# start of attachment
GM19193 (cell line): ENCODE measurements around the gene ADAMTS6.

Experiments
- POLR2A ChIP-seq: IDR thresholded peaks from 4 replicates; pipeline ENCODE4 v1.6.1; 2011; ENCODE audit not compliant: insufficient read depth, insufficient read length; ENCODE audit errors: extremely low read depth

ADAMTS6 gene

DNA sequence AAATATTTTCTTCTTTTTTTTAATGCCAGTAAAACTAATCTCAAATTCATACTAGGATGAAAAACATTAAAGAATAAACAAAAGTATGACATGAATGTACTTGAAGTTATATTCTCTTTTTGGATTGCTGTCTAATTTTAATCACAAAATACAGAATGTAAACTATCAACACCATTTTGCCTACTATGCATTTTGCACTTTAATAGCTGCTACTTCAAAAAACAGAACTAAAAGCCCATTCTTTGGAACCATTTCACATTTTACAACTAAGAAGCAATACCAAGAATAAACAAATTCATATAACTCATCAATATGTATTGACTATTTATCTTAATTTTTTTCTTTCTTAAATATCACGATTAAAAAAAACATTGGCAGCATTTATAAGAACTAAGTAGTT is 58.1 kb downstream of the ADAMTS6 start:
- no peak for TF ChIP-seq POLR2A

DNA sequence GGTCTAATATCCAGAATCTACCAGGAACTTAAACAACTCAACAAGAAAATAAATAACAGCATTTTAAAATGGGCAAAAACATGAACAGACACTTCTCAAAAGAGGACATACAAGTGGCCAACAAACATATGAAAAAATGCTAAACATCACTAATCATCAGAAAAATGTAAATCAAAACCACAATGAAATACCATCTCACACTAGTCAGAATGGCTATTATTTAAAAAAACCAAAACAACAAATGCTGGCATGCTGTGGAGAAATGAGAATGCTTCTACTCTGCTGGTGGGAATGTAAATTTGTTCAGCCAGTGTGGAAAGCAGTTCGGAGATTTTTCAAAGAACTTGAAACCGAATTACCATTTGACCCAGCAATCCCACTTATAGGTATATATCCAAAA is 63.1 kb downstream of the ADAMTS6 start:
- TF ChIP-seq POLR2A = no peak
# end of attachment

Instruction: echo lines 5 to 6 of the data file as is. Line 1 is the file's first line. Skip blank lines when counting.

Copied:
DNA sequence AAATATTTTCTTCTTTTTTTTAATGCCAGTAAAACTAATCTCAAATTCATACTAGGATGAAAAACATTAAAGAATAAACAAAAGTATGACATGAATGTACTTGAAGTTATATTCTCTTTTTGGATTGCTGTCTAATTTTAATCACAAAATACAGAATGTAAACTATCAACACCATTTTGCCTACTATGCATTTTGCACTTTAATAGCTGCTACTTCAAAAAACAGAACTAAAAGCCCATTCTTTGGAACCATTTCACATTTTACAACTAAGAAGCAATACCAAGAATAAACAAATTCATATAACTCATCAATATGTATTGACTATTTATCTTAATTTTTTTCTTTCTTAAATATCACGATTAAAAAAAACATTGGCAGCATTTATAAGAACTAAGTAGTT is 58.1 kb downstream of the ADAMTS6 start:
- no peak for TF ChIP-seq POLR2A